The common wisdom is that drum machines are dead, and that all hardware has totally been replaced by software. Well, not so fast, boys and girls. There have always been certain units that stay in style due to a great price-to-performance ratio, a unique sound set, a comfortable human interface, or some other aspect that makes them totally unique. Alesis has been making drum machines since its HR16 hit the market in 1987, and they are as desirable now as they were back then.
The second-generation Alesis SR16, introduced back in 1990, was one of the most successful drum machines ever placed in production. In fact, it’s still in production. At first glance, it seems that the 16 and the newer SR18 were cut from the same cloth. There is the big jog-wheel in the upper-right corner, and 12 trigger buttons along the bottom. And when you’re looking at the display, you’ll find familiar values in familiar areas.
But the company’s latest SR18 doubles the polyphony (now 32 voices instead of 16), the sounds (more than 500 vs. 233), the number of drum kits (200 rather than 100), and uses a better 16/24 sample/DAC bit resolution than the older unit’s 16/18. While these improvements are internal, a closer inspection will reveal some external structural changes too. The SR18 sports a new tap/tempo button, and a completely new row of buttons to select drum, percussion, bass, pattern play and roll. Even with the new features, if you’ve been comfortable with the SR16’s front panel, you’ll find yourself in familiar territory when working with the SR18.
The back panel contains all the standard inputs and outputs necessary to make the machine the centerpiece of a drum programming system. There’s a MIDI-In and MIDI-Out that doubles as a MIDI-Thru, and instrument input that can be used to blend outside sounds with the SR18. Audio outputs include both a main Left and main Right output along with an Aux L/R that can be used as an individual out. To complete the outputs, you’ll find a 1/4" headphone jack. Many users of the SR16 enjoyed the way the unit could be used in live performance with a pair of footswitches to control start and stop, along with pattern selection. The SR18 keeps these inputs, allowing more flexible operation by guitarists, keyboard players, and even drummers who might want to add a drum machine to their live-performance rig.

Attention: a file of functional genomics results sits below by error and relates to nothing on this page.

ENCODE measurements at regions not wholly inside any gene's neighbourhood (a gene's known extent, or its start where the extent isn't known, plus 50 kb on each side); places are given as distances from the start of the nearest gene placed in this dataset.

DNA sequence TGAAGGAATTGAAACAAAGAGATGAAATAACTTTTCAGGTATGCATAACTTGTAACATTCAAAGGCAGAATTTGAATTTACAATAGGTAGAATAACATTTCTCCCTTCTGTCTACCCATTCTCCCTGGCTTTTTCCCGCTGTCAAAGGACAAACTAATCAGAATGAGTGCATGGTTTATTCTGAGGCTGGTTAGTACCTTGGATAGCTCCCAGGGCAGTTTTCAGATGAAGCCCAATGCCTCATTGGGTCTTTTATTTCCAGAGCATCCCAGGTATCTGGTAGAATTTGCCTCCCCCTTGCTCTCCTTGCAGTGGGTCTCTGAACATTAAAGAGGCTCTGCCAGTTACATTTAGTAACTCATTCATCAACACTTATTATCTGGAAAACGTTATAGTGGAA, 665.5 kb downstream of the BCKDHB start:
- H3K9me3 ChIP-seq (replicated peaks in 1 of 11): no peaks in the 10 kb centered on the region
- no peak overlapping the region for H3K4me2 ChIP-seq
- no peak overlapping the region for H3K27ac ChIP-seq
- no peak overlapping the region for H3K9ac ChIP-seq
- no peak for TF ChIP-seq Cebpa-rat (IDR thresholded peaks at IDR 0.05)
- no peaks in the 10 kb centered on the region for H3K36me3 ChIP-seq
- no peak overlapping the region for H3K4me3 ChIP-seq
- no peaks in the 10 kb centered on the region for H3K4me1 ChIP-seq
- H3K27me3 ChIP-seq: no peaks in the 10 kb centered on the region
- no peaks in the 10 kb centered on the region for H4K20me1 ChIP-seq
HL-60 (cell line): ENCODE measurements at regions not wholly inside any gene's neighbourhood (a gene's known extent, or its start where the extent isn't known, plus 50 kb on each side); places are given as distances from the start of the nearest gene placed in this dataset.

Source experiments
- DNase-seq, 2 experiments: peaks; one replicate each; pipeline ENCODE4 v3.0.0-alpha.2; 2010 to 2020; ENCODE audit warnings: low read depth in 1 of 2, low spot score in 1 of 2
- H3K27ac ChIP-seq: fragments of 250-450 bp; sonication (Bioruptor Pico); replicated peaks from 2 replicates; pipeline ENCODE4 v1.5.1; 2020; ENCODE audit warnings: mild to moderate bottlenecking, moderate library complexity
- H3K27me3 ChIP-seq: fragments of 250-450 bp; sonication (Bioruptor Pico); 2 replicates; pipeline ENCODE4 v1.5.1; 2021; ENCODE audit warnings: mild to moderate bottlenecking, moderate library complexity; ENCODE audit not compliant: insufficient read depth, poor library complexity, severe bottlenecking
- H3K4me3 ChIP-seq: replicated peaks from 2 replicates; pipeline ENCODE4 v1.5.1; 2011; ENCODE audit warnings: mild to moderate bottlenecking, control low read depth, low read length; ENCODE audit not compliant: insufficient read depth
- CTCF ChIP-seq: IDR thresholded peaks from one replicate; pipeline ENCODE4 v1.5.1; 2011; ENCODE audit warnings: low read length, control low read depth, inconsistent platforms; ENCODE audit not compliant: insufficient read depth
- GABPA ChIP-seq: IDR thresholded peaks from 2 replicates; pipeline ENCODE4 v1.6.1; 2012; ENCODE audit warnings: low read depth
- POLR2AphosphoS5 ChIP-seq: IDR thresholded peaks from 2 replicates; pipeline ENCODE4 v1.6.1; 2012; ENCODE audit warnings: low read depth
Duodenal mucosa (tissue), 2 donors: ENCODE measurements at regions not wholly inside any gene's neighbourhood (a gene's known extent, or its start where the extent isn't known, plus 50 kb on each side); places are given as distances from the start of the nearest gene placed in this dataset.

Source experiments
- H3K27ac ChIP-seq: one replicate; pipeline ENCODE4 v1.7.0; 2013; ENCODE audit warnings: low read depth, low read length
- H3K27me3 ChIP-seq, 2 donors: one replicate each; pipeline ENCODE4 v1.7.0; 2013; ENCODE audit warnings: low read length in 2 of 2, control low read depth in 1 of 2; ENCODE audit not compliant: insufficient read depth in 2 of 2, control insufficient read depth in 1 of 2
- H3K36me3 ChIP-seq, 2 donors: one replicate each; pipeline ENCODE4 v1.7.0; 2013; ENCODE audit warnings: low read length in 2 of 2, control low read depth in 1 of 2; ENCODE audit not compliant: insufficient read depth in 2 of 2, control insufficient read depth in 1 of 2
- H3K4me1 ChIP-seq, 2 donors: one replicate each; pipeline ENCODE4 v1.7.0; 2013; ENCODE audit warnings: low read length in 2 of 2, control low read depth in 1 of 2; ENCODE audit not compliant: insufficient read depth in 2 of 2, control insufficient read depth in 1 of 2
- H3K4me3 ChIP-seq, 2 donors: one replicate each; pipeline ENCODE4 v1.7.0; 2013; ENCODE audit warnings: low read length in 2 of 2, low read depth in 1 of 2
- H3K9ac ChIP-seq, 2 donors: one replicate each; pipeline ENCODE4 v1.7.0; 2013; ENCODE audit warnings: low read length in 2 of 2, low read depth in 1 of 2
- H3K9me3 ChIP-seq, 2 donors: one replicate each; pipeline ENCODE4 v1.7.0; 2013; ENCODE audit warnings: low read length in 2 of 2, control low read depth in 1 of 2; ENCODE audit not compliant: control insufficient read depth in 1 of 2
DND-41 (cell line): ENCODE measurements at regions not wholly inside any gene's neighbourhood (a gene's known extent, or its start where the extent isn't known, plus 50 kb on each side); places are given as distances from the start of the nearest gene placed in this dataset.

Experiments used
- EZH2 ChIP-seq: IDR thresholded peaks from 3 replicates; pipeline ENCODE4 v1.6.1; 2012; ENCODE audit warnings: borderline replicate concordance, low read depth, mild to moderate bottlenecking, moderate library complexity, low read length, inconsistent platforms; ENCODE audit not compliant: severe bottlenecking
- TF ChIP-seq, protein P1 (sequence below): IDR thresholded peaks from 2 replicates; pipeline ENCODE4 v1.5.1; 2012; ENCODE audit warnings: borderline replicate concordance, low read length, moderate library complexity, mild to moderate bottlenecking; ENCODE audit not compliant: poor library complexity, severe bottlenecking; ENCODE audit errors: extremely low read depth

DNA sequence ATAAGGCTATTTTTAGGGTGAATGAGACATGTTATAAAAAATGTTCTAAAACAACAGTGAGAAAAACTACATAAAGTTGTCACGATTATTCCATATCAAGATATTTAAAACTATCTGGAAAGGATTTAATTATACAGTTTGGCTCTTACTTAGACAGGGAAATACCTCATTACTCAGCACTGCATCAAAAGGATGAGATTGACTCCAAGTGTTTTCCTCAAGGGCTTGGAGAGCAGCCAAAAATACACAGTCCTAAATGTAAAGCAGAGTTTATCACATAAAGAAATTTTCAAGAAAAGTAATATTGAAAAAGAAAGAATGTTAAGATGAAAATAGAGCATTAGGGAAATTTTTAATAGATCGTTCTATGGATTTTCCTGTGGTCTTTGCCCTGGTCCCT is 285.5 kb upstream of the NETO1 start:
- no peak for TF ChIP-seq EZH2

Normally, the pads on a drum machine trigger drum sounds. That’s why they’re there. But, the 12 performance pads on the SR18 can be used in two different modes. In Pad Play mode, the buttons operate like any other drum machine, with each pad firing a different sound. But, in Pattern Play mode, each of the pads can be programmed to trigger a pattern rather than a sound. While not every user will need this feature, it could come in handy under certain circumstances.
Another feature that sets the SR18 apart is its equal emphasis on drums, percussion, and bass. Since bass and drums are “joined at the hip,” this is a great feature. By selecting one of the three instrument layers, the 12 pads will fire sounds from a drum kit, sounds from the percussion sound library, or bass sounds. In reality, you can assign percussion sounds to the drum bank, and visa versa, but the bass sounds are available only when the pads are in bass layer mode. You can think of the SR18 as 3-track recorder, and a convenient mute button allows you to toggle any or all of the three tracks on and off – a great practice tool!